Since the time the Writ was served, a $20,000.00 Deposited Check was returned for the reason "Payment Stopped". A payment of $35,000.00 was set aside for a loan payment due from Maxwell Steel Co. Deposits of $167.15 and $390.00 were made on November 13 and 17 of 1980. The results of these transactions had left Account No. 883-457-1 with a collected balance of $7,026.77.

Voest-Alpine immediately filed a praecipe directing the prothonotary to enter judgment against I.V.B. for $19,470.24, the full amount of its judgment against Maxwell Steel plus interest and costs. On December 15, 1980, I.V.B. filed a petition to strike or open the judgment.*fn1 The court ordered the judgment stricken and, therefore, did not determine the petition to open the judgment.

[ 327 Pa. Super. Page 42]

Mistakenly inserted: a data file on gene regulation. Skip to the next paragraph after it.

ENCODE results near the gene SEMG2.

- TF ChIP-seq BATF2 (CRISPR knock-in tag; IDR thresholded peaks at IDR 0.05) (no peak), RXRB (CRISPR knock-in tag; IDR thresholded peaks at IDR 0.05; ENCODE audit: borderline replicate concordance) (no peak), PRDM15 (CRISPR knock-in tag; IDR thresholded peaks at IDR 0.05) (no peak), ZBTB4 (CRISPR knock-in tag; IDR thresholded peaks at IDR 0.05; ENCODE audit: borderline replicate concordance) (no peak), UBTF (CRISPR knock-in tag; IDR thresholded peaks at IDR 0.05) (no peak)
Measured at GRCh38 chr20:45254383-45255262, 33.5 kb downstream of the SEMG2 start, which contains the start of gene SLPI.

It is settled beyond peradventure that a petition to strike may be granted only for defects appearing on the face of the record. Parliament Industries, Inc. v. William H. Vaughan & Co., 501 Pa. 1, 7, 459 A.2d 720, 724 (1983); Malakoff v. Zambar, Inc., 446 Pa. 503, 506, 288 A.2d 819, 821 (1972); Podolak v. Artisan's Valve Repair, Inc., 323 Pa. Super. 232, 234, 470 A.2d 567 (1983); Osttowski v. Smith, 315 Pa. Super. 321, 324, 461 A.2d 1301, 1303 (1983). "'If the record is self-sustaining, the judgment cannot be stricken.'" Podolak v. Artisan's Valve Repair, Inc., supra, 323 Pa. Super. at 232, 470 A.2d at 567, quoting Advance Building Services Co. v. F & M Schaefer Brewing Co., 252 Pa. Super. 579, 582, 384 A.2d 931, 932 (1978). The unauthorized entry of a judgment by the prothonotary, however, renders a judgment void; and a judgment must be stricken if its defectiveness is apparent from the face of the record. See: Jones v. Seymour, 321 Pa. Super. 32, 35, 467 A.2d 878, 880 (1983), citing Romberger v. Romberger, 290 Pa. 454, 139 A. 159 (1927). It is apparent from the face of the record in the instant case that the prothonotary was not authorized to enter judgment for any amount in excess of $7,026.77.